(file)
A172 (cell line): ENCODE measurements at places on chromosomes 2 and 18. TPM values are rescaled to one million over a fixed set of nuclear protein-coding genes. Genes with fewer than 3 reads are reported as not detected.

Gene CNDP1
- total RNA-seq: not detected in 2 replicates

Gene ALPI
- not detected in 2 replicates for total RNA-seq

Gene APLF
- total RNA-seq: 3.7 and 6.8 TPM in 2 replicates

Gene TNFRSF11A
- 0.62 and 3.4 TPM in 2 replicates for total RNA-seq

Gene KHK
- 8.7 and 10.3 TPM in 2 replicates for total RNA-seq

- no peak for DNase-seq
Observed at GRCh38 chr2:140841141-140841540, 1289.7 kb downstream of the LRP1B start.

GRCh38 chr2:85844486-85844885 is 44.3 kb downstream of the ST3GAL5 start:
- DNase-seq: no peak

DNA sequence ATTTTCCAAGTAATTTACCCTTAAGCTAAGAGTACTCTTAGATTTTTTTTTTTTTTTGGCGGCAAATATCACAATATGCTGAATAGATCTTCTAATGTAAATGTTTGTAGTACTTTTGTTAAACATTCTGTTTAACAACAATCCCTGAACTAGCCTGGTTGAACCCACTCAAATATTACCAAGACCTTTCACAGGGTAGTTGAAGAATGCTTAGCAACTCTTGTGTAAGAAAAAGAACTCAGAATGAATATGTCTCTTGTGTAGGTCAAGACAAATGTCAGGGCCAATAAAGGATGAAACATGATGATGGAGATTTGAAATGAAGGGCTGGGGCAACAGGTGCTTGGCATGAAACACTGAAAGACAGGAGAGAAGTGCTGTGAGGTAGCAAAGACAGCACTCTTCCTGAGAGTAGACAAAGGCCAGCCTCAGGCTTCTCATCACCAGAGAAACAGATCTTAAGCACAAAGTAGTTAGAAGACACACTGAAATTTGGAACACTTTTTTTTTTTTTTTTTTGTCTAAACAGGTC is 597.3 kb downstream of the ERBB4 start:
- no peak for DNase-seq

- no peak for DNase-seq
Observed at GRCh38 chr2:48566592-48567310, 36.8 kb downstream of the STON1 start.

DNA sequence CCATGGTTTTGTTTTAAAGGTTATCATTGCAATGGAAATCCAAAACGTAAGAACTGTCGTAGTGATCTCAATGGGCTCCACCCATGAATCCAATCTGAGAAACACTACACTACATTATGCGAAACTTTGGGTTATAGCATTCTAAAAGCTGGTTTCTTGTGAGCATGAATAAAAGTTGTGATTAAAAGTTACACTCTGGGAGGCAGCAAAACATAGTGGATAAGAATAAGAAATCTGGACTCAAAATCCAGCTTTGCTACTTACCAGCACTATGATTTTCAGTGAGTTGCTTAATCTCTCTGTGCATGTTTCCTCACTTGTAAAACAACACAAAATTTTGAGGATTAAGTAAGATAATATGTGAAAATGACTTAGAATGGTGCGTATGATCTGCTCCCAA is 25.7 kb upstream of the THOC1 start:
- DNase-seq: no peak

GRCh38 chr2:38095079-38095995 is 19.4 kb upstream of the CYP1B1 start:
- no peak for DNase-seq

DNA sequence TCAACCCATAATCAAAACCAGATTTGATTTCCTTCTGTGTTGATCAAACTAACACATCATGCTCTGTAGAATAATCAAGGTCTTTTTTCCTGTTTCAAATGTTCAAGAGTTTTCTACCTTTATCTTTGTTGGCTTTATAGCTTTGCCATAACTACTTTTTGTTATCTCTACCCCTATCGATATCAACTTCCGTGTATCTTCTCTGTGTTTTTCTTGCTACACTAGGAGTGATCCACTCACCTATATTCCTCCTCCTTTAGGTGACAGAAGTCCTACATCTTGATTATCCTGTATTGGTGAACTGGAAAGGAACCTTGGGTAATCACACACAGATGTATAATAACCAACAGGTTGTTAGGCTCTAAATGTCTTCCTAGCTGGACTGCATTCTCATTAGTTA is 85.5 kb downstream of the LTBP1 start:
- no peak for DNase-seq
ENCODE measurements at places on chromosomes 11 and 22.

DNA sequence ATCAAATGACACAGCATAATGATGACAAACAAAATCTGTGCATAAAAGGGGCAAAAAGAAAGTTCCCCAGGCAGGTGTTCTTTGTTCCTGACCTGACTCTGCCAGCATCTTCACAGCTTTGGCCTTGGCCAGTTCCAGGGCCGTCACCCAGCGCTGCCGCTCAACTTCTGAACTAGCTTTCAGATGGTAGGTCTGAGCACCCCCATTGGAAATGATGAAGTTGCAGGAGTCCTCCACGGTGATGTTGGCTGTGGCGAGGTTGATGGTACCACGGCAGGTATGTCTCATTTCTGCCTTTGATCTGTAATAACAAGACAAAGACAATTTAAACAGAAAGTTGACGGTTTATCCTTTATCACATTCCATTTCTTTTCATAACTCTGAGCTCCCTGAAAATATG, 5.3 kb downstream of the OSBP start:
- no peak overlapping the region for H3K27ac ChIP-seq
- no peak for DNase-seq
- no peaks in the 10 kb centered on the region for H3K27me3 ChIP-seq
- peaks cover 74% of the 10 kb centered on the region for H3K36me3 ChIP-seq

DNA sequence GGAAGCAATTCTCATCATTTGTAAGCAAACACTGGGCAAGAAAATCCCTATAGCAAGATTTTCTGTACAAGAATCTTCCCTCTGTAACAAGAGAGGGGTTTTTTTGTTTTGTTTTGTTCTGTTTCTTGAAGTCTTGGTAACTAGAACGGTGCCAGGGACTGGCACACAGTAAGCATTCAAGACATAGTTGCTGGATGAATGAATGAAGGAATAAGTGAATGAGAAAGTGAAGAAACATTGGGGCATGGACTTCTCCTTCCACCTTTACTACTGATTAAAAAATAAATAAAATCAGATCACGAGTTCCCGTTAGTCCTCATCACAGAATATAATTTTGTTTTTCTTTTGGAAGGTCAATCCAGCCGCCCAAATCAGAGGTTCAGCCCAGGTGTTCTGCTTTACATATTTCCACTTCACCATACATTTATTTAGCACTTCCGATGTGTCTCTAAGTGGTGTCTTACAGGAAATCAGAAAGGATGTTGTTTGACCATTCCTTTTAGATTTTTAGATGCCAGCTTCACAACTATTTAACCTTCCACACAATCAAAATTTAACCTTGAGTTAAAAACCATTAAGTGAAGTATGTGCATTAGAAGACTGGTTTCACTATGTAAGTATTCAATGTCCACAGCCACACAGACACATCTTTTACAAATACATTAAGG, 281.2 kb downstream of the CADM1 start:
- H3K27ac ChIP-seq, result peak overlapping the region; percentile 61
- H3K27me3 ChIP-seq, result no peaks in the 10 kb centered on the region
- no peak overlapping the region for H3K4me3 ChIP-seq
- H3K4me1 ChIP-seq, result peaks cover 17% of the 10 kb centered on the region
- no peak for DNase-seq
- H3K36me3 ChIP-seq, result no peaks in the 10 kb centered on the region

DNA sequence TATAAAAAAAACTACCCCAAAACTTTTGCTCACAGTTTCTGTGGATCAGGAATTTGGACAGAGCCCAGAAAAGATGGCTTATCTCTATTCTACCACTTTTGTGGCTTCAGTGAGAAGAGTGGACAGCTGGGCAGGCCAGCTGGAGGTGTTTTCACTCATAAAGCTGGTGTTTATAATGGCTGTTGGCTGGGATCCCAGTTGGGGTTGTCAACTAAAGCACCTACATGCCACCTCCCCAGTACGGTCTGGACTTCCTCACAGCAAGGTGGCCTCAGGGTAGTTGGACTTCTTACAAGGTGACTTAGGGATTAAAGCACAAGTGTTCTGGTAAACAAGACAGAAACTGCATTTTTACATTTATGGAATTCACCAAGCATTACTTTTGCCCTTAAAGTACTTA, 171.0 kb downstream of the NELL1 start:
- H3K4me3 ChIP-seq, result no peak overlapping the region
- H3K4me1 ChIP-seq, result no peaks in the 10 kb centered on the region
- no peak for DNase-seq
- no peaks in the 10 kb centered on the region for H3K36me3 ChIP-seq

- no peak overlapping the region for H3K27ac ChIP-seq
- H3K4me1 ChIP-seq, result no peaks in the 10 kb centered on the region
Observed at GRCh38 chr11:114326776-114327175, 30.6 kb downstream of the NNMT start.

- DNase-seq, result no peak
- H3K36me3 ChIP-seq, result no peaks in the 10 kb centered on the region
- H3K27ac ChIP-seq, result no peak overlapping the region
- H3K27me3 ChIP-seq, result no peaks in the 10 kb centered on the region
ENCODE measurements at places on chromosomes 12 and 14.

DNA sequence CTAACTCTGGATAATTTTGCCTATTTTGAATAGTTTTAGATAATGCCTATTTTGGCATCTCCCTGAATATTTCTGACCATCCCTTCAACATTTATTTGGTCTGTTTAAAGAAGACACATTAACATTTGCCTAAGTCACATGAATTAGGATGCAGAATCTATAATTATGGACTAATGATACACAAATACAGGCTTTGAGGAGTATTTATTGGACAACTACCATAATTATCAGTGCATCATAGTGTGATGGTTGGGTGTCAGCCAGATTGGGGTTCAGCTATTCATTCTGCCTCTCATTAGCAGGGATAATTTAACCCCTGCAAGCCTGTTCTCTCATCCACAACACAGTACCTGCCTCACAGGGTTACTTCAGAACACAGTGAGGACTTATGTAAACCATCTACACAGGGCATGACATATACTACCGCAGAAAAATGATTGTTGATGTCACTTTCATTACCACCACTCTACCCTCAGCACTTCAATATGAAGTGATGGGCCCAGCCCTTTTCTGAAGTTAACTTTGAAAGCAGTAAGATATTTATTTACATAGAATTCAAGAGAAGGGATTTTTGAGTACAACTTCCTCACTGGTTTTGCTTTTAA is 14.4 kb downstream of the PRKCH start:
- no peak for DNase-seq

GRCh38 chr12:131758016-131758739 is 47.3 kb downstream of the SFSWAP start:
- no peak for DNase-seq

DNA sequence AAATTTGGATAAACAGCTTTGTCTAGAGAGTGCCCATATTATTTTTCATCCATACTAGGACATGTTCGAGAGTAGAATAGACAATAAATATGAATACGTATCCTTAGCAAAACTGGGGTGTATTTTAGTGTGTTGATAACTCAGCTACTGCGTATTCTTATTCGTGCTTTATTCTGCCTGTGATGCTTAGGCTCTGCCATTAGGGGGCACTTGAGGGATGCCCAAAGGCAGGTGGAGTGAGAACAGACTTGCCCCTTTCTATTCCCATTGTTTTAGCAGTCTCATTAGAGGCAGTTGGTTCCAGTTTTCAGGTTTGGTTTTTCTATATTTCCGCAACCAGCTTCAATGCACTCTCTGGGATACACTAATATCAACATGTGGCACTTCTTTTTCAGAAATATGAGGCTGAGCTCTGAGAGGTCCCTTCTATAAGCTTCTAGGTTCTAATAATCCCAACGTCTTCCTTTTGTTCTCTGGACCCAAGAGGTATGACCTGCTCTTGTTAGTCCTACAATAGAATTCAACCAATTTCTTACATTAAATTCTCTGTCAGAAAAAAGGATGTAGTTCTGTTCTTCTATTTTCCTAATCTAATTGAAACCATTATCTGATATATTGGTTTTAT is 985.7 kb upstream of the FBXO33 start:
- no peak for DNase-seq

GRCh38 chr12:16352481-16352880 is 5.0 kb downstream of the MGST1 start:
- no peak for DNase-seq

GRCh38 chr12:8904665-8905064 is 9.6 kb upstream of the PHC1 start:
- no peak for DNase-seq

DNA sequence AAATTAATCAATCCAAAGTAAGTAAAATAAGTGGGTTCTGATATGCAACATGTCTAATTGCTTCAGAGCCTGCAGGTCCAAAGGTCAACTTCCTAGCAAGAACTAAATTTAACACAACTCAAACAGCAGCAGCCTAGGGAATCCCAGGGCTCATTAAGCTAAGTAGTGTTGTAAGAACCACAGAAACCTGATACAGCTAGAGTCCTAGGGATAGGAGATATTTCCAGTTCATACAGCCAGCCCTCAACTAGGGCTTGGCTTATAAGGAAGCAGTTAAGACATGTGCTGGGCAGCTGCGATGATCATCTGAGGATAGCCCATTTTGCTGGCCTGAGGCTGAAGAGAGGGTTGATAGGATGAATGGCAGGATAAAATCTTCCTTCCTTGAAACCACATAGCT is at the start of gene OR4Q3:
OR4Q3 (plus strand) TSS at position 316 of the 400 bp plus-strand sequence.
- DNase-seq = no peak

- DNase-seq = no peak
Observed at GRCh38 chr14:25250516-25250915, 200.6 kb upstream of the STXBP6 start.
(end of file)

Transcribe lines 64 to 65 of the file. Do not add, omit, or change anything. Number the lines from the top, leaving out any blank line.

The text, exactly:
- DNase-seq = no peak

- DNase-seq = no peak